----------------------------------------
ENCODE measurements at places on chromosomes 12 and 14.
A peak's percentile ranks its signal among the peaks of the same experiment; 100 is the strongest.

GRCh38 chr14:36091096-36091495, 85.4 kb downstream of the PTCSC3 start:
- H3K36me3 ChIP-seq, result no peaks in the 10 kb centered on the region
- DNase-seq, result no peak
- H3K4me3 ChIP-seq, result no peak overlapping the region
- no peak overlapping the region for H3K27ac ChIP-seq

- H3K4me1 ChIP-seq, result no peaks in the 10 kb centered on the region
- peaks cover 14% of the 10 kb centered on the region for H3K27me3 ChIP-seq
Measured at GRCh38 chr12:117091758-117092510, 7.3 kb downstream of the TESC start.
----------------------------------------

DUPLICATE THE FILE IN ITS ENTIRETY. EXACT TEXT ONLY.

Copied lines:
ENCODE measurements at places on chromosomes 12 and 14.
A peak's percentile ranks its signal among the peaks of the same experiment; 100 is the strongest.

GRCh38 chr14:36091096-36091495, 85.4 kb downstream of the PTCSC3 start:
- H3K36me3 ChIP-seq, result no peaks in the 10 kb centered on the region
- DNase-seq, result no peak
- H3K4me3 ChIP-seq, result no peak overlapping the region
- no peak overlapping the region for H3K27ac ChIP-seq

- H3K4me1 ChIP-seq, result no peaks in the 10 kb centered on the region
- peaks cover 14% of the 10 kb centered on the region for H3K27me3 ChIP-seq
Measured at GRCh38 chr12:117091758-117092510, 7.3 kb downstream of the TESC start.